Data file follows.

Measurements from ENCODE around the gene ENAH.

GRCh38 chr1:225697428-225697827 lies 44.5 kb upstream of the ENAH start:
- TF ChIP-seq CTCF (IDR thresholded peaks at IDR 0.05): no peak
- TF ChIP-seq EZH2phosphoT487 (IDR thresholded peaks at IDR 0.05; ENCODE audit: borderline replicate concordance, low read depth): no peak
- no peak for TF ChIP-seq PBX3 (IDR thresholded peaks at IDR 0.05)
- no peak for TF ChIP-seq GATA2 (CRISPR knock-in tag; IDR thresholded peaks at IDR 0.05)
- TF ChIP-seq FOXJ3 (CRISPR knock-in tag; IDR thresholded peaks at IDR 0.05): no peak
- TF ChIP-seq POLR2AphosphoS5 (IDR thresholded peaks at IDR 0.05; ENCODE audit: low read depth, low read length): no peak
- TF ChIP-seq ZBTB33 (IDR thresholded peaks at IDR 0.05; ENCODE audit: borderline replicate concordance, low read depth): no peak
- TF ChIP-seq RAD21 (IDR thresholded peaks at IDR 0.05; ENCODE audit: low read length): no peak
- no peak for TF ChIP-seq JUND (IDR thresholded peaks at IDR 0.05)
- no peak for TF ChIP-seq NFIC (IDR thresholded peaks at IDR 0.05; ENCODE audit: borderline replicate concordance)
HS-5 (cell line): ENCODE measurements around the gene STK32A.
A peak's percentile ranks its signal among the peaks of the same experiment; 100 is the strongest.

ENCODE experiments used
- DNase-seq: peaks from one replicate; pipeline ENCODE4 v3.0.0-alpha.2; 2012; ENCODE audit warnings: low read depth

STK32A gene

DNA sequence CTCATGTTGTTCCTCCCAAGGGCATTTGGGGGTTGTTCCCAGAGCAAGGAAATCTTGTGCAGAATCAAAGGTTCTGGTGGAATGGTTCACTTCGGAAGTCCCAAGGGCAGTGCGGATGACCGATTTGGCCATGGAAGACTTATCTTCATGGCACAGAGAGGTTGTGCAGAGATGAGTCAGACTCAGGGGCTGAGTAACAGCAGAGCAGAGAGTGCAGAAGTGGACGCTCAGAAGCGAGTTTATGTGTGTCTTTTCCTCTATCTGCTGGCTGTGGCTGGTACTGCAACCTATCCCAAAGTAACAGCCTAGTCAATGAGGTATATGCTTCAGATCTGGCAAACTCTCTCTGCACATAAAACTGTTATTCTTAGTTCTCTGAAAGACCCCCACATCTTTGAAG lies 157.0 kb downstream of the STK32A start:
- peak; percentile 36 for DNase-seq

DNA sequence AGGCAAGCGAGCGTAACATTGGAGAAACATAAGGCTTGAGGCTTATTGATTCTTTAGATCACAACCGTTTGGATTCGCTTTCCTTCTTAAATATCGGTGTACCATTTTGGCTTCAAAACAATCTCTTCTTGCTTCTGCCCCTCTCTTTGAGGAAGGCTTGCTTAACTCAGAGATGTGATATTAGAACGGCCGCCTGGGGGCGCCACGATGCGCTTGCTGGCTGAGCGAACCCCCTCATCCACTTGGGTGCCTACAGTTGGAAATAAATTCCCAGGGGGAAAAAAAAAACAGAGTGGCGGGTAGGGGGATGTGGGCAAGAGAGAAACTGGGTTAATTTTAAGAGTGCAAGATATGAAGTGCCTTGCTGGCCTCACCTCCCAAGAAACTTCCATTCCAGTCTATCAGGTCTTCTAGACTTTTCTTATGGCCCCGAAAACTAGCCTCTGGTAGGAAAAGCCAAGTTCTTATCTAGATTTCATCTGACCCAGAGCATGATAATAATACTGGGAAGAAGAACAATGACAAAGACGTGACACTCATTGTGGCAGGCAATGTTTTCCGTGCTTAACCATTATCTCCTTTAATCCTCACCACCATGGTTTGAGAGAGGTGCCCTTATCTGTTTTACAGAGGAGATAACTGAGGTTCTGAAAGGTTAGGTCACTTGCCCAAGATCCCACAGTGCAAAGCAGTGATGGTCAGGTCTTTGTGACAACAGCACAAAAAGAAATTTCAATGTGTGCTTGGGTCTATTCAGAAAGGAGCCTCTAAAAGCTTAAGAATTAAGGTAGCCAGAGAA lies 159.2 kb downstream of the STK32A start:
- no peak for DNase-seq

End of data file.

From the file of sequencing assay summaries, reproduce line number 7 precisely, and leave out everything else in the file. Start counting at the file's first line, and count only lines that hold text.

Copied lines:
- TF ChIP-seq FOXJ3 (CRISPR knock-in tag; IDR thresholded peaks at IDR 0.05): no peak